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Water transitions

Water Transitions

Brackish water is a fairly salty mixture of freshwater and sea water. It is

unique in numerous ways and is a life giving ecosystem. To understand what

brackish water is, a background should be known about its sources.

First of all, there is freshwater. Out of all the water on the planet, only three

percent of it is fresh, and only one fiftieth of one percent is readily available.

Freshwater is not pure in that it contains minerals and other particles. There are

numerous plants and animals that depend on freshwater for their lives. Humans are

one of them. Seventy percent of the human body is made up of freshwater (744

Headlam).

Next, there is saltwater, or seawater. Seawater consists of fifty-five percent

chlorine, and thirty-one percent sodium (Groliers). It makes up approximately

ninety-seven and two tenths percent of the total volume of the world's water, and

covers more than seventy percent of the earth's surface (Groliers). Sea water

doesn't just contain hydrogen, oxygen, sodium, and chlorine; it also contains every

naturally occurring element. Although seawater has a fairly constant ratio of major

elements, salinity and seawater can fluctuate. Normally, the salinity is thirty-four to

thirty-seven parts per thousand (ppt.), but on a particularly rainy morning, the salinity

may decrease to something as low as thirty-two ppt. (Stuller 29).

The mixing of freshwater and sea water forms a third type of water, known as

brackish water. Brackish water can be found in a variety of mixing zones such as

river deltas, freshwater title marshes, estuaries, fjords, and in the middle of the

ocean

(Stuller 30). To begin with, freshwater traveling towards the sea carries suspended

particles. As the particles make contact with saltwater, an electrochemical reaction

called flocculation takes place. The clay with a positive charge, and the sodium

chloride with a negative charge, combine and form a heavier particle that descends

to the bottom of the mixing zone and creates a layer of mud (Stuller 28). This is one

of the reasons that a mixing zone is a thriving ecosystem. A salt wedge estuary is

one of these transitional zones. The water closest to the surface has a lower salinity

content than the water nearest to the estuary's floor because the water is not

thoroughly mixed and saltwater has a higher density than freshwater (Stuller 31).

Another zone is a fully mixed zone which is apparent in fjords. Also, there are zones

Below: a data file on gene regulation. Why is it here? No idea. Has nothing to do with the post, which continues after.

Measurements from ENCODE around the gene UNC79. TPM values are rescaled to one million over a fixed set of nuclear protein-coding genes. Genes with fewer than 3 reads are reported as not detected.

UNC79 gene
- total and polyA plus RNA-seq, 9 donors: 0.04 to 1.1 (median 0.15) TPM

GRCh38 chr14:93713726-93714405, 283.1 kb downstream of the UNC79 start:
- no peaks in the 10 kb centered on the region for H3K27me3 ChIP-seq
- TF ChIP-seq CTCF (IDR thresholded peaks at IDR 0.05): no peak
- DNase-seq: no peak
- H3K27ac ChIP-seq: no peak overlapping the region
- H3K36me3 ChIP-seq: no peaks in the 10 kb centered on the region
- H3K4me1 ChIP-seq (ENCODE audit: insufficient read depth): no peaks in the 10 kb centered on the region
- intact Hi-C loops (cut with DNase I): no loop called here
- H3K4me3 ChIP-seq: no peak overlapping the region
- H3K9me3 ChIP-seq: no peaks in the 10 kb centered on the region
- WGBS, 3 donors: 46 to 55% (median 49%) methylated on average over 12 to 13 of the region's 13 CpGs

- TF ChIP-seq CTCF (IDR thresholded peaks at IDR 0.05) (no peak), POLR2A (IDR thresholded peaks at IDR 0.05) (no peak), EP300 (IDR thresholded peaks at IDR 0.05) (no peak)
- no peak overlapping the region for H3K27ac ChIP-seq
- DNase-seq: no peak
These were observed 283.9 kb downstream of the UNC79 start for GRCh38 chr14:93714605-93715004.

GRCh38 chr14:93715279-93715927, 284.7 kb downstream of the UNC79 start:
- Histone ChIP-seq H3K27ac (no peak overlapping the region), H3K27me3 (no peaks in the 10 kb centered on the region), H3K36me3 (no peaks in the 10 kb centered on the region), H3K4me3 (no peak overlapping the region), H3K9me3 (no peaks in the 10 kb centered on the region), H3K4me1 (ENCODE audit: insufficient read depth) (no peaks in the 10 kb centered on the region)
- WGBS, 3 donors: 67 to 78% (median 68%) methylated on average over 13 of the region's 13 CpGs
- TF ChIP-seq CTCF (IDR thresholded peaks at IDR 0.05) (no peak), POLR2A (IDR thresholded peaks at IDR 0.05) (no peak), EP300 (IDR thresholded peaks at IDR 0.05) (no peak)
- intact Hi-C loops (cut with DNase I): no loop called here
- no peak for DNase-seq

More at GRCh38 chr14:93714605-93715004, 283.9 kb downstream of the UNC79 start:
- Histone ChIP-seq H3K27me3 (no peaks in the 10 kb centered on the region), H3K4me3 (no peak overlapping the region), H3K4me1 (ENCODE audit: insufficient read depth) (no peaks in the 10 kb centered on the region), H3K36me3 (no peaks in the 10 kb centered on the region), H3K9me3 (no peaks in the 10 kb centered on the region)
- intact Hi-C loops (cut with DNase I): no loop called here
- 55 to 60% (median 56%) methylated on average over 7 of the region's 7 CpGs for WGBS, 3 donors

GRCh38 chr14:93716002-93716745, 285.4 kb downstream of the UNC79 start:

in the middle of the ocean called either submarine springs, or seeps. These are

where freshwater from under the ground seeps through the ocean floor. There is

also a parallel situation, in which salt water can seep into a freshwater ecosystem,

but this can be fatal to many animals (Stuller 31). Transitional zones are homes for

all kinds of marine life, such as manatees in Charlotte Harbor.

The most prevalent mixing zones are estuaries. Estuaries are drowned

costal river valleys where salt and freshwater are present to form brackish water

(Groliers). The circulation in estuaries is stratified with river water flowing above sea

water with some vertical mixing taking place (Groliers). As indicated earlier,

sediments accumulate at the upper reaches of estuaries because of flocculation.

This in turn spikes diatom growth, diatoms are eaten by possum shrimp, and

possum shrimp are eaten by striped bass. Some other common fish, present in

brackish water ecosystems are mullet and silversides (Groliers). Thus, the food

cycle continues.

Brackish water has some very interesting qualities. It represents unity of two

very diverse ecosystems. The mixing of seawater and freshwater is extremely

beneficent at the right time in the right place, but in the past it may have been

harmful. Scientists speculate that an ice age may have been triggered by freshwater

occupying a location where saltwater was supposed to have been. There is a deep

ocean current of very salty water beneath the gulf stream travelling from the tropics

to the North Atlantic. As it reaches the North, it disturbs surface water, the salty

water rises and discharges heat, and then it cycles back to the tropics. What could

have triggered an ice age, a surge of freshwater (Stuller 33).

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